50 Most Memorable Super Bowl Moments, No. 16: Whitney Houston's national anthem


As the NFL approaches its highly anticipated golden anniversary Super Bowl, Yahoo Sports takes a look back at some of the most memorable moments in the game's history.

In our rankings, the moments go beyond the great scores and plays. We also take a look at entertainment performances, scandals/controversies and other events associated with corresponding Super Bowls.

Here's a look at moment No. 16:

Star-Spangled Spectacular

Sports are a never-ending debate about who's the greatest, who's the strongest, who's the best.

There is no debate, however, about the best national anthem ever performed before a sporting event. That honor belongs to the late Whitney Houston.

"Here's the difference," says former New York Giants linebacker and two-time Super Bowl champion Carl Banks. "You go through so many anthems, and that one catches you. You lose your train of thought, and you find yourself so into it, it's incredible."

Houston's performance before Super Bowl XXV in Tampa, between Banks' Giants and the Buffalo Bills, is still recalled as clearly as the game itself, which was a classic that came down to the very last play. Her anthem is the standard for what a rendition of the song should be, bold and vibrant and even defiant in a time of war. And even though the players on the field had plenty to think about in the last moments before a game they always imagined, many became engrossed in the performance. Tears streamed down faces all over the stadium.

"It was the most moving experience that I've had," Banks says.

Asked when he realized that, he says, "By the word, 'see.' "

It wasn't just the power of the song, either. It was the way Houston sang it.

"Generally, nonoperatic songs have a range of about six to eight whole tones," says renowned vocal coach Ron Anderson, who was in Tampa Stadium that day and has coached stars including Alicia Keys and Adam Levine. "The national anthem is 11 whole tones from bottom to top. Most accomplished singers can manage this range, but the difficulty is to keep the quality of the voice consistently solid from the lower tones, called the 'chest voice,' through the midrange tones of the 'middle voice' into the upper tones of the 'head voice.' "

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Houston leaped through all 11 tones, embracing them instead of simply navigating them. Anderson explains that most anthem singers "pitch the song low" in the early verses, ending in "gleaming" and "streaming," so they can finish high with "free" at the end. Houston didn't need to hold back at all. Anderson remembers how "she starts strong with piercing power, then softens the dynamics for the second verse" before she finally "amps it back up and takes it to church."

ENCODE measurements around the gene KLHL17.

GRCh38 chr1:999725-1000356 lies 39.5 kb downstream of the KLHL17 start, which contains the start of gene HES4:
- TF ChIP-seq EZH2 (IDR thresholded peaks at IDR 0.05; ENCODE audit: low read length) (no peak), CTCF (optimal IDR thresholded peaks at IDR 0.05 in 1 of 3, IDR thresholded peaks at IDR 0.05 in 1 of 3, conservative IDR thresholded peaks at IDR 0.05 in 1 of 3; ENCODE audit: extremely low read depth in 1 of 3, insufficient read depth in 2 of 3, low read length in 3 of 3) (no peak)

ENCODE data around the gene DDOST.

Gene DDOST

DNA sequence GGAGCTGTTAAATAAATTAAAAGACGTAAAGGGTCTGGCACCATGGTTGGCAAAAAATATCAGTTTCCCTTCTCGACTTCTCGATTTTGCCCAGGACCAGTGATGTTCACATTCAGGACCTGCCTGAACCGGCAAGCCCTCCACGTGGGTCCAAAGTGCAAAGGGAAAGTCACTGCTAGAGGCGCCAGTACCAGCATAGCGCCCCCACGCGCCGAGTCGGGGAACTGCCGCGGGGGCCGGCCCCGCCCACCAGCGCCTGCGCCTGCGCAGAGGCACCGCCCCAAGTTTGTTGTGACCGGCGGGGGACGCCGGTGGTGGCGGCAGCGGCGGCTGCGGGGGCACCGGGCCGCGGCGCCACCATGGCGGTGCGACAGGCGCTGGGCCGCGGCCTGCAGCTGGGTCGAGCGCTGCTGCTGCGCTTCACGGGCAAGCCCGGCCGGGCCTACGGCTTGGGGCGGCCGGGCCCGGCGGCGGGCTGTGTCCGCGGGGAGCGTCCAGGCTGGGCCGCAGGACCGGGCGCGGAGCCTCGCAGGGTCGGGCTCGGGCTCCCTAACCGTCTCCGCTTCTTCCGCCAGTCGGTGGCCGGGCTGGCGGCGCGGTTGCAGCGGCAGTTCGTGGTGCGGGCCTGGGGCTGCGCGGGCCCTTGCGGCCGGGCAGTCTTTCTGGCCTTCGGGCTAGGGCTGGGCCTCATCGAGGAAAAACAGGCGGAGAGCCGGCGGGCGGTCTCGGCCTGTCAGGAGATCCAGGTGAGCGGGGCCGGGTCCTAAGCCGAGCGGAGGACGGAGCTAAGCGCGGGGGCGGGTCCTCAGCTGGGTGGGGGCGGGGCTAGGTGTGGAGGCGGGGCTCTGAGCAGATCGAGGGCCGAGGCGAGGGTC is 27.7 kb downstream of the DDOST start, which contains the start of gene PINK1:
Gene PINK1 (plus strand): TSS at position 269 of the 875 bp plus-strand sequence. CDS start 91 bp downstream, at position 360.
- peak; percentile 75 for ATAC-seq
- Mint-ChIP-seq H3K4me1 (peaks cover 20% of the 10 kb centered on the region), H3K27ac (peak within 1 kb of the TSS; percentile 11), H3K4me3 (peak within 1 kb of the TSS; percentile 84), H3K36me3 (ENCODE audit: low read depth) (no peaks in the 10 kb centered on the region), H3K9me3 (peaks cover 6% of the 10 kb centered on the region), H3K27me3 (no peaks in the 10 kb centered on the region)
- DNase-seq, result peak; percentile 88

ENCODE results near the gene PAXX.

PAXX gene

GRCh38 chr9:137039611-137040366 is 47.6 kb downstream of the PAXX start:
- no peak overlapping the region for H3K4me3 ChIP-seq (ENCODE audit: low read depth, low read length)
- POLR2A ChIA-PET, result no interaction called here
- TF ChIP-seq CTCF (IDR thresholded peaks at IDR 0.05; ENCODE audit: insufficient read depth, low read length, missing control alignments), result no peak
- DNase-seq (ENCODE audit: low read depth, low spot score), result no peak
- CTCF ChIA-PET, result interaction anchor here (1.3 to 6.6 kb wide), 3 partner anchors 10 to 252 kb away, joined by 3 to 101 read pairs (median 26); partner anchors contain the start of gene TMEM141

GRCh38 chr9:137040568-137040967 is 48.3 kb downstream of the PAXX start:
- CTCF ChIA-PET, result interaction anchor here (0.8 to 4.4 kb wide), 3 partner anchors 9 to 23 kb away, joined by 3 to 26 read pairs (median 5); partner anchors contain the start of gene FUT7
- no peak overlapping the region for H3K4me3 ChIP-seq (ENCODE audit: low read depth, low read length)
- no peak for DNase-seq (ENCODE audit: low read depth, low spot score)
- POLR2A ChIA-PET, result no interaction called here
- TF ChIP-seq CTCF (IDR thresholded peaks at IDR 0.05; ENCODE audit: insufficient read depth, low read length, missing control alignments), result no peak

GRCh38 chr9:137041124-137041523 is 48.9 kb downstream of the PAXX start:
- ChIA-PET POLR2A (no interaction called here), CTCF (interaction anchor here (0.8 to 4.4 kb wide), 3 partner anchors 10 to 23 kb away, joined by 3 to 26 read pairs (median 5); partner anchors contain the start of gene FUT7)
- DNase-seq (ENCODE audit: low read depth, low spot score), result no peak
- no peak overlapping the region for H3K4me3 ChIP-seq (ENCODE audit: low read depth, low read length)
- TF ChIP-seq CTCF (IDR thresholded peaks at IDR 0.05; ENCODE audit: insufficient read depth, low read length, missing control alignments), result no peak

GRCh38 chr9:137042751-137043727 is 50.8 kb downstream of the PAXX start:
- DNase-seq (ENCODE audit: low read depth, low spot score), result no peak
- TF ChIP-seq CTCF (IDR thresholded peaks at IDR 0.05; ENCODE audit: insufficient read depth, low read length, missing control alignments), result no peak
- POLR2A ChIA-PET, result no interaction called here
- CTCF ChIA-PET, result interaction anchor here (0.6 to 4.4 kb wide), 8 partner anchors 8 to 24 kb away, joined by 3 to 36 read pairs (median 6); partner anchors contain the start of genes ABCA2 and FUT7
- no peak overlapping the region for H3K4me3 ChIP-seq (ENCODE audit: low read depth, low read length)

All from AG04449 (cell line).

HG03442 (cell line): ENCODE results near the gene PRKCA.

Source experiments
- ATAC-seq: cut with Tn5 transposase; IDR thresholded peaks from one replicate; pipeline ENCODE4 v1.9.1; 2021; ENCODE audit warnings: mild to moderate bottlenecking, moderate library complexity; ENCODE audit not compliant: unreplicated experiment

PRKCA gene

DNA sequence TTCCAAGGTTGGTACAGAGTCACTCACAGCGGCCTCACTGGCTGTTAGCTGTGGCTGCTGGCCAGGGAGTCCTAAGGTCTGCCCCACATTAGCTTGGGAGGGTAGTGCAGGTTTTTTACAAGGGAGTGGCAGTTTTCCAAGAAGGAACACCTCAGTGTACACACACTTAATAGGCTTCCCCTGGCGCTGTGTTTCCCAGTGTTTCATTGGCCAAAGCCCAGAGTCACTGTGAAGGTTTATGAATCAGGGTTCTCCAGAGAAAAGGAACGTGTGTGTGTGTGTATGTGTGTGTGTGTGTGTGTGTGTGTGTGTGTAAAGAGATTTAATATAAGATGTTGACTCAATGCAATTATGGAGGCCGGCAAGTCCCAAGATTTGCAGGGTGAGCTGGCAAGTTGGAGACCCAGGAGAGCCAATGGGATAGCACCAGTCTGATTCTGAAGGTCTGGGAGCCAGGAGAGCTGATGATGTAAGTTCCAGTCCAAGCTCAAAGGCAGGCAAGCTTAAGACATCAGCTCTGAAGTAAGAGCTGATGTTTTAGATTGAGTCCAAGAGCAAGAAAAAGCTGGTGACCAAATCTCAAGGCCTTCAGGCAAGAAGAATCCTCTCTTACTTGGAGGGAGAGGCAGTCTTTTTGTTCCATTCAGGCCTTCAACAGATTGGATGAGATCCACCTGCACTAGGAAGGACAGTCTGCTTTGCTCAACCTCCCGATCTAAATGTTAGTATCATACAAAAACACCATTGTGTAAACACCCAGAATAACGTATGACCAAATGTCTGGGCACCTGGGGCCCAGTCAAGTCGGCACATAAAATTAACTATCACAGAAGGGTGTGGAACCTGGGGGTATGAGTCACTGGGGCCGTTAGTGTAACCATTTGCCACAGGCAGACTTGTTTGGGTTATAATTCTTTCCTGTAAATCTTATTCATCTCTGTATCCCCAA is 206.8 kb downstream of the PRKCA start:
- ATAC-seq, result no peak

That was another remarkable aspect of the anthem: it blended the ritual and seriousness of a hymn and the flair and theatre of a sporting event. Houston dressed like the celebrity she was, with her hair and white outfit commanding everyone's attention, yet her rendition was almost intimate, as if she wrote the song the night before. And in a way, that was the case. Houston's version added an extra beat per measure, to allow her to dwell slightly longer on the notes, and she resisted the NFL's concerns that the change was too liberal. It turned out to be a revelation.

"You understand it's Whitney Houston and it's a performance, so you want to see it anyway," says Banks. "You look at her and she's beautiful. When she started that song, whew, man. She was singing it to me."

So even though the anthem would have moved anyone listening on the radio, the charisma Houston radiated transformed the song and the moment. She smiles and raises her arms out wide before clenching her fists as she delivers the final crescendo.

Whitney Houston smiles after delivering her powerful rendition. (Getty)
Whitney Houston smiles after delivering her powerful rendition. (Getty)

"You can see in her face that for her the song is a gospel-like ode to joy, rather than a solemn patriotic statement," says Anderson. "The way she smiles and forms her mouth on the words on 'oh' and 'o'er' she's at full blast and so deeply committed to the moment that her performance transcends technique to become an inspirational expression of uplifting emotion that's so contagious it's irresistible. That's what every dedicated vocalist aspires to, but it's rarely achieved."

The anthem itself is about resilience and perseverance – "gave proof through the night that our flag was still there" – and Houston sent that message too. Even in a worrisome time, 10 days after the start of the Persian Gulf War, hers was a voice of strength that reverberated for a nation.

"All week we had to live through very strict security," Banks says. "Then that song was as American as can be. You were so proud to be an American as she sang that song. It rang so beautifully."

The anthem was released as a single, and then re-released 10 years later after the Sept. 11 terrorist attacks. Houston donated all the proceeds to charity. It was reported that Houston taped the anthem before the event and then lip-synched it on the field, but hardly anyone cared.

Last year, a list of the top Super Bowl anthems was published, including such greats as Luther Vandross and Beyonce. Yet Houston's was excluded for a simple and obvious reason: it stands completely on its own.

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